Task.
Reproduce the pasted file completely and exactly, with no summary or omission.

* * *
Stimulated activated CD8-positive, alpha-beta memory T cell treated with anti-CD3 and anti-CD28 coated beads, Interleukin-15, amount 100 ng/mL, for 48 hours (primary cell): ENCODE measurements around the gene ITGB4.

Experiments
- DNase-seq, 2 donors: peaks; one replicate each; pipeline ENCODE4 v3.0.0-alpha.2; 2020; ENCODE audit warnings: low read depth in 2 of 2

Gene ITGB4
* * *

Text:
Stimulated activated CD8-positive, alpha-beta memory T cell treated with anti-CD3 and anti-CD28 coated beads, Interleukin-15, amount 100 ng/mL, for 48 hours (primary cell): ENCODE measurements around the gene ITGB4.

Experiments
- DNase-seq, 2 donors: peaks; one replicate each; pipeline ENCODE4 v3.0.0-alpha.2; 2020; ENCODE audit warnings: low read depth in 2 of 2

Gene ITGB4